Continue reading

Good girth! Hughenden horse-chestnut breaks UK record to kick off National Tree Week

A 300 year old horse-chestnut tree (Aesculus hippocastanum) on the National Trust’s Hughenden estate in Buckinghamshire has been declared the largest horse-chestnut in the country. Continue reading

Frogs eager to breed in Cornwall

National Trust Area Ranger for the Lizard, Rachel Holder, looks at why frogs appear to be so eager to breed in Cornwall following the discovery of frogspawn in November.

The common frog Rana temporaria is a familiar sight across the UK. In any shallow standing water you are likely to come across tell-tale clumps of spawn, and tadpoles and froglets vying for survival, not above eating their siblings if needs must!

But just when can you expect to find frogspawn and tadpoles in your local pond? The simple answer might be spring for spawn and summer for tadpoles, but delve deeper and this doesn’t quite stand up to scrutiny.

Here on the Lizard, in the far south-west of the UK, our mild climate gives lots of species a head start, but our frogs have taken this further than most! This year I first saw frog spawn on 21st November, which is early, but not unheard of in a Cornish context.

IMG_0554comp

Frogspawn found on the Lizard by National Trust Ranger, Rachel Holder. Credit National Trust images, Rachel Holder.

The gamble of getting ahead in the breeding game must be worth taking, and the risk of a severe cold-snap which could freeze the spawn worth braving.

Continue reading

Landscape that inspired Thomas Hardy acquired by the National Trust

More than 200 acres of the sort of wild and windswept heathland that inspired Dorset’s most famous writer, Thomas Hardy, has been acquired by the National Trust. Slepe Heath in Dorset is the largest area of lowland heath that the Trust has acquired for more than a decade.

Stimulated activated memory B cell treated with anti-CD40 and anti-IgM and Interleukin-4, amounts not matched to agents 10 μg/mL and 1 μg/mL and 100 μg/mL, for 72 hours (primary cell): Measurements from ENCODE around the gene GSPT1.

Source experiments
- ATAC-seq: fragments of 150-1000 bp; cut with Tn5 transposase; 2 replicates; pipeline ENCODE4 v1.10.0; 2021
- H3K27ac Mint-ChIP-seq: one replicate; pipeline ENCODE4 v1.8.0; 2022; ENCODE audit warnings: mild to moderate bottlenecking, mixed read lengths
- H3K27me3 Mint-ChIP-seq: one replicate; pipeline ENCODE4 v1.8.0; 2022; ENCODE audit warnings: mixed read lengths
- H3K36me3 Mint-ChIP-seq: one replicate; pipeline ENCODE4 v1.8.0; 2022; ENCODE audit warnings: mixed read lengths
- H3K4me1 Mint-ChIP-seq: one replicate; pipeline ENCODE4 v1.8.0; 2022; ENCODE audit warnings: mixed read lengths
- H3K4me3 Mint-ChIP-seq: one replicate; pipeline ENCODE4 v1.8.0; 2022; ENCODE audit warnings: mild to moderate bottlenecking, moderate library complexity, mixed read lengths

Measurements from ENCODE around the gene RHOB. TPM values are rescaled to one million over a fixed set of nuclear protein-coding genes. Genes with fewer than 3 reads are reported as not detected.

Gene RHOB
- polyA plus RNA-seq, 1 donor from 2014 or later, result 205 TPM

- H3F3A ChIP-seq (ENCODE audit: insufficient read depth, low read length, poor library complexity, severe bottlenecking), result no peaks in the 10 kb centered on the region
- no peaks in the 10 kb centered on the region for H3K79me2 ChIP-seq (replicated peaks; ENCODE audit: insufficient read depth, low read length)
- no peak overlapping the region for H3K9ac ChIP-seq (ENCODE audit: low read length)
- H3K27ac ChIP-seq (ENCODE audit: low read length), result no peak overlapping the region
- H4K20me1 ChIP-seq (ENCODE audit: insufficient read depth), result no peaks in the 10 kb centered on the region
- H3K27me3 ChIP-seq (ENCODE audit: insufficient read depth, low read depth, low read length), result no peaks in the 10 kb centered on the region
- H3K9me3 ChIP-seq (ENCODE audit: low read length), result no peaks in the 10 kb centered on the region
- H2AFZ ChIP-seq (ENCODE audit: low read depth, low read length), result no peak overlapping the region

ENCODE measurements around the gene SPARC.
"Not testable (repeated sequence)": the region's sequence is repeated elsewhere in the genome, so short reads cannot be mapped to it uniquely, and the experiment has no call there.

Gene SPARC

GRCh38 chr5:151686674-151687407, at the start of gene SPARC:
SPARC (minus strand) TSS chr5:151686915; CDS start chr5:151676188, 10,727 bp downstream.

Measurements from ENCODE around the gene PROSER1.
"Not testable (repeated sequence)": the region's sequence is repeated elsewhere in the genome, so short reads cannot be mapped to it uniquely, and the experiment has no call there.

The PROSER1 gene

The magical Slepe Heath in Dorset. A landscape that inspired Dorset's most famous writer, Thomas Hardy. Credit: National Trust/Will Wilkinson.

The magical Slepe Heath in Dorset. A landscape that inspired Dorset’s most famous writer, Thomas Hardy. Credit: National Trust/Will Wilkinson.

As part of a conservation vision inspired by the landscapes featured in the novels of Thomas Hardy, Slepe Heath will connect the protected lowland heath of Hartland Moor, already looked after by the National Trust and Natural England, and the Arne reserve, owned by the RSPB.

A former forestry plantation, the 240 acres of heathland is a haven for wildlife attracting rare birds such as Dartford warblers, nightjars and woodlark.

Along with rare wildlife, visitors to Slepe Heath, which rises 30 metres above its low-lying surroundings, are treated to breathtakingly panoramic views taking in Corfe Castle, Poole Harbour and the Purbeck Hills.

Laurie Clark, National Trust Purbeck General Manager, said: “Slepe Heath is somewhere you can get that little bit closer to a true wildness. It’s a magical and wonderfully atmospheric place where visitors can experience Hardy’s fictional Egdon Heath, the setting for the Return of the Native.

“Dorset’s heathland is among its crown jewels in terms of both wildlife and landscape. By looking after Slepe Heath we can ensure that this heathland remains open and protected for everyone to continue to enjoy.”

The previously separated Hartland Moor and the Arne reserve have been protected by conservation cattle grazing. This £650,000 acquisition, which was made possible by a legacy for the purchase of unspoiled countryside or coastline in Dorset, means that the two sites can be united into a single grazing area, as envisaged under the Wild Purbeck Nature Improvement Area announced by the Government in 2012.

Wild Purbeck is one of 12 Nature Improvement Areas across the country, designated with the aim of bringing significant benefits to nature conservation at a landscape level.

As well as Hartland Moor, the National Trust also manages nearby Studland and Godlingston Heaths. All three are national nature reserves.